It used to be that non-pro drivers paid $12 for showers at the Flying J on the east side of Yuma. The last two times I was there they waved away my cash and said, “Give us your driver license to hold until you return the key.” (This is an older place without fancy digital door locks on the showers.) And it all went just like that.

This isn’t my favorite truck stop for showers. The towels are thin and scratchy and the bath mat is a piece of paper. But hey, it’s free. At the moment, anyway.

Thursday, November 29, 2018

In with the new

Having set up a mail forwarding address in Quartzsite it’s now easy to have packages shipped to me—providing I’m in the general area or would be passing through. And since Zappos.com had knocked 20 percent off the price of Keen Arroyo II’s, it was a good time to order up my favorite shoe.

Looking a little too new

My old Arroyo II’s are still going strong, but it’s good to have a backup pair in case they stop making them or I grow another set of legs.

Good thing I had stopped at the fish market earlier


Tuesday, November 27, 2018

Hurray for public dumpsters!

Trash disposal is seldom simple for us nomads. We can leave small bags in trash cans at places like gas stations, city parks, fast food joints, and big box store parking lots.

Our options become a lot fewer, though, if we’ve been away from civilization long enough to fill a 30-gallon trash bag or two. Then it’s time to find a dumpster. Naturally, no one wants their dumpsters filled with other people’s trash. That’s why so many of them are locked. But what do building dwellers and business owners want us to do (other than not exist)? They don’t want us littering. We don’t want to litter.

Fortunately some governmental institutions have seen the wisdom of providing dumpsters in places heavily used by the mobile public. It’s cheaper to have dumpsters serviced than to clean up trash all over the boonies.

Four of six dumpsters at a California rest stop

Saturday, November 24, 2018

Now hear this

If I’m going to spend more time around clusters of campers, nomads, RVers and such, I might need to get a bullhorn.

“Hey! It’s after ten o’clock! Shut down your #*/x!@+* generator!”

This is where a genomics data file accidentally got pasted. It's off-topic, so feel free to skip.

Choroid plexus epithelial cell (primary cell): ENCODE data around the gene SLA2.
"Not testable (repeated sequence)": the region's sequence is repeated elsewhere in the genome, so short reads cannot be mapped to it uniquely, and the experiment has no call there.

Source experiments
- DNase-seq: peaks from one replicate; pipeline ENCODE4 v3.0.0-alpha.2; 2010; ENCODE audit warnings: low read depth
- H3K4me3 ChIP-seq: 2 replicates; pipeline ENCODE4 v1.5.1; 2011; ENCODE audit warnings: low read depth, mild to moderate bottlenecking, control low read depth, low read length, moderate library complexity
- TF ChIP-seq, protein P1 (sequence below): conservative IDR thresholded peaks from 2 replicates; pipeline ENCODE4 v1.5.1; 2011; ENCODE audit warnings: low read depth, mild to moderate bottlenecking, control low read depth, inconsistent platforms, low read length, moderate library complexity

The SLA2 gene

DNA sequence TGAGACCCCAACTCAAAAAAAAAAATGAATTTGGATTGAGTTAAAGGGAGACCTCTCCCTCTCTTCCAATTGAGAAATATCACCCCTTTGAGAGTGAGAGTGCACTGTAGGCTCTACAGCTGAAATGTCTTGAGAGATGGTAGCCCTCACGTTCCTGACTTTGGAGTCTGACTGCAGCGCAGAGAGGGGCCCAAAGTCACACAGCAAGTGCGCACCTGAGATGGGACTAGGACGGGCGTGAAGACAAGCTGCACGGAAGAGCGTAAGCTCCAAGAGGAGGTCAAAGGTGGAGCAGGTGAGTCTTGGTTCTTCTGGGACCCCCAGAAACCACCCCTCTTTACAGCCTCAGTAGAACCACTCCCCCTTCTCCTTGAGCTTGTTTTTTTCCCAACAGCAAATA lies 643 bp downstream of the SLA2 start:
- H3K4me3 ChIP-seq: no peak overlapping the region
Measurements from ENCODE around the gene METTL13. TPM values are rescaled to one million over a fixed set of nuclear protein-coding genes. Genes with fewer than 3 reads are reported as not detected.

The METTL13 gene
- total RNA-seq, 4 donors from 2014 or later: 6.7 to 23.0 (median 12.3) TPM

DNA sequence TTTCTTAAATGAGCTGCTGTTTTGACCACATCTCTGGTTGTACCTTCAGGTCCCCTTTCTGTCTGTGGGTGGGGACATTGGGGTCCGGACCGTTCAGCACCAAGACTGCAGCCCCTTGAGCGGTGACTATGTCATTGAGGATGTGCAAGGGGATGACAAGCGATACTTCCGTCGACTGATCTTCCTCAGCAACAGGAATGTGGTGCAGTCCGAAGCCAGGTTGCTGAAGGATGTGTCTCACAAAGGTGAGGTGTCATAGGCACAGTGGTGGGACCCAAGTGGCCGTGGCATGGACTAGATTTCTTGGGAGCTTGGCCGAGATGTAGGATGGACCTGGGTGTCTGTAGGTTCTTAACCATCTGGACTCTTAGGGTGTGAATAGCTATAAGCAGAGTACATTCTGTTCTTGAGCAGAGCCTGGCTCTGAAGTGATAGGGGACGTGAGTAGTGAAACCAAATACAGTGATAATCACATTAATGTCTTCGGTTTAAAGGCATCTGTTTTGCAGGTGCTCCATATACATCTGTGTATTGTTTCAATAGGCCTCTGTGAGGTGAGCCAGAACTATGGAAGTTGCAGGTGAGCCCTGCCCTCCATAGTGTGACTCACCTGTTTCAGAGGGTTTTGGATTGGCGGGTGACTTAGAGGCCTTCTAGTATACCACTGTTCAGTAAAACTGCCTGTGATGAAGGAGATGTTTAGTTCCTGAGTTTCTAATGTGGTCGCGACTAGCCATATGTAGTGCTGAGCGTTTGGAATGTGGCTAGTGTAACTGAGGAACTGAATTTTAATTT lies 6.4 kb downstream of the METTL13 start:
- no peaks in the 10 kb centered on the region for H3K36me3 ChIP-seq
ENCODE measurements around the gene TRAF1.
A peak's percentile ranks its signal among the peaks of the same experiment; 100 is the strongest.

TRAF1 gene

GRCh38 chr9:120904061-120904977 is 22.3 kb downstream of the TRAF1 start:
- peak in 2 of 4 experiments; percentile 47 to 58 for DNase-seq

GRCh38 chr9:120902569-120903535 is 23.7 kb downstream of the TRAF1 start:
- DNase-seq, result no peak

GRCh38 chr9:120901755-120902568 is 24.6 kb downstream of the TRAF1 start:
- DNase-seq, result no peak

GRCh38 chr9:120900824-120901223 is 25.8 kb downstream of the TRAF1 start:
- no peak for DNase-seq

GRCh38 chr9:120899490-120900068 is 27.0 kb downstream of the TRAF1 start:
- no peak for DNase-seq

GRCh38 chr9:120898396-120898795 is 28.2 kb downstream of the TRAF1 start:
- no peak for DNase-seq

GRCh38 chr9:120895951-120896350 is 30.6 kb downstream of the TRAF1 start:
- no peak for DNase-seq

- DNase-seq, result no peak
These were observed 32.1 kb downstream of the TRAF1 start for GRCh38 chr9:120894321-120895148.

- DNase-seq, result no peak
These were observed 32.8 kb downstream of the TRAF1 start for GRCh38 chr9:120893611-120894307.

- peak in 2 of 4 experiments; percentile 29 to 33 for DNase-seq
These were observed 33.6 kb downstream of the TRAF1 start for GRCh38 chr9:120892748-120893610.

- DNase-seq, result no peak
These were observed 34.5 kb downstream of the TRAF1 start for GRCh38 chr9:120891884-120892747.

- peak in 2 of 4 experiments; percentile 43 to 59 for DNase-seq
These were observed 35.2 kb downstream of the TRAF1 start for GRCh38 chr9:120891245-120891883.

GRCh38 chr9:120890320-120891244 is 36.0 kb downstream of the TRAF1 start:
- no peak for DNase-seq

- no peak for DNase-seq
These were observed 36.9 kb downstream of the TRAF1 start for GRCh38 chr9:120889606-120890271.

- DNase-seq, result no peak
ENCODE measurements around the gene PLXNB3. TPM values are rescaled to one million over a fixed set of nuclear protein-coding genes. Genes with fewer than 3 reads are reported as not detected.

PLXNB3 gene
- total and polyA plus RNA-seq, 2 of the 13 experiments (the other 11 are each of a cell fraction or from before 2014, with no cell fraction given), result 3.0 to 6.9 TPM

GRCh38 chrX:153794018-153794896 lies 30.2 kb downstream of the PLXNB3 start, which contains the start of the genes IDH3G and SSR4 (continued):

“Hey! Quit revving your #*/x!@+* ATV for no reason!”

“Hey! Silence your #*/x!@+* dog(s)!”

Yeah, maybe Santa will bring me one.

Friday, November 23, 2018

Hey, buddy, do you have the time?

I’m camped in the southeast corner of California, about fifteen miles from Yuma Arizona and ten miles from Baja California. That means time is an issue—at least as much as time can be a issue for a guy with no schedules. Pacific Standard Time in California and Baja, and Mountain Standard Time in Arizona and Baja Sur. I’ve had a few weeks to adapt, but still…

It’s simpler here when it’s Daylight Saving Time and Arizona is on Contrarian Time. Then the time is the same in both California and Arizona. And those who cross in and out of Utah, New Mexico and Sonora grumble about the time difference.

When I camped here with Lou, he kept his watch set to Arizona time because he had various medical appointments in Yuma. I compromise. I keep my computer set for whatever time zone I’m camped in and let my phone automatically switch as I drive. It’s not that great of a compromise since I sometimes forget that’s what I’m doing. Good thing it rarely matters. At least I’m not in one of those states with two time zones. Oh, wait. The Navajo Nation (but not the Hopi Nation, which is surrounded by the Navajo Nation) observes Daylight Saving Time.

Wednesday, November 21, 2018

Nose job

I decided to do a little cosmetic work on the Rolling Steel Tent while the grille was off. The gold coating on the Chevrolet logo had started to peel and, since I’m not a huge fan of gold, I painted it white. After cleaning the bug guts off of it.